The scene inevitably slides downhill. Water has a good many ugly, powerful scenes like this. With only the faintest shift of emphasis Ashokamitran can also use almost the same technique to make episodes that, we decide, are funny. The later nocturnal scene when the rain is coming down, and an unnamed husband and wife wrangle about filling just one or two more containers, is like a jauntier setting of the earlier melody.


With the rain pouring off the ribs of his umbrella, he returned to his rooms. Immediately his wife asked, ‘Why couldn’t you leave this one somewhere as well?’

‘I was only able to find a place for one of the tins.’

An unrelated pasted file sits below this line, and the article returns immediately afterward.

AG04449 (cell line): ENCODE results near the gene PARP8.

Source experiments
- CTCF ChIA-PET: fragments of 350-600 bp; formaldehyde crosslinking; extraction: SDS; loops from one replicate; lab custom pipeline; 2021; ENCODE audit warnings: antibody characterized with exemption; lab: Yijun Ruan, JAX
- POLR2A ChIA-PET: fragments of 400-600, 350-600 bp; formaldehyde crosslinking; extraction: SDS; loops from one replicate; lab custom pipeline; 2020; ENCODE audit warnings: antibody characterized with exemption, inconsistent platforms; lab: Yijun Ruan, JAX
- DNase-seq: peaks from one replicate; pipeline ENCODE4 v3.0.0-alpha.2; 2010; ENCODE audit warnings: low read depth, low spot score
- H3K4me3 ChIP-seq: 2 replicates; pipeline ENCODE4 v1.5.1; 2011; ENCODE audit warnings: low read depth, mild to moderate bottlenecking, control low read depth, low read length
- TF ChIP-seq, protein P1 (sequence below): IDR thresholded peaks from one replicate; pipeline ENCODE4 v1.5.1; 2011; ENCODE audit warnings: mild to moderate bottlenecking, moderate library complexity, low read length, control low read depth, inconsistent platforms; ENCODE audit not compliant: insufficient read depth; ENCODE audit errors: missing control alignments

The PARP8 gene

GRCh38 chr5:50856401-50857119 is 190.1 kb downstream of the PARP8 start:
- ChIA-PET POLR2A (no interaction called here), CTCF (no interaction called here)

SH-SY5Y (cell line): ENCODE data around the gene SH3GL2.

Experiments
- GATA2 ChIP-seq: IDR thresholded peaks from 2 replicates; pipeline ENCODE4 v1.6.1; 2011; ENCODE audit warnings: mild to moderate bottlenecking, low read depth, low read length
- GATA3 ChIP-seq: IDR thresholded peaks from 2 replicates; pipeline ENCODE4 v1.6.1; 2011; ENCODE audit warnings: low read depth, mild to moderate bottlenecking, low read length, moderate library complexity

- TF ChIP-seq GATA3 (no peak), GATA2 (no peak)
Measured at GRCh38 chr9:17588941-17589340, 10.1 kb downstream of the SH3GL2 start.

‘It must be full by now. Go and fetch it.’

He hesitated for a moment. Then he opened his umbrella and started out again.

‘While you are about it, why don’t you take this one along as well? When you bring that tin away, you could put this one in its place.’

‘Go and get rid of it yourself.’ He flung his umbrella towards the tin. Being already open, it fell elsewhere, swaying a little.


That recalcitrance of the umbrella’s flight makes it one of a sequence of objects whose motion is hard to control. The taxi, after the driver pulls over in a street where the streetlights have failed, slipping into an open ditch :


There was a sudden strange noise. After that the car moved, as if of its own volition, still further to the left. Then it came to a standstill with a sharp grinding sound.


Or Jamuna’s mother in her dreadful bed: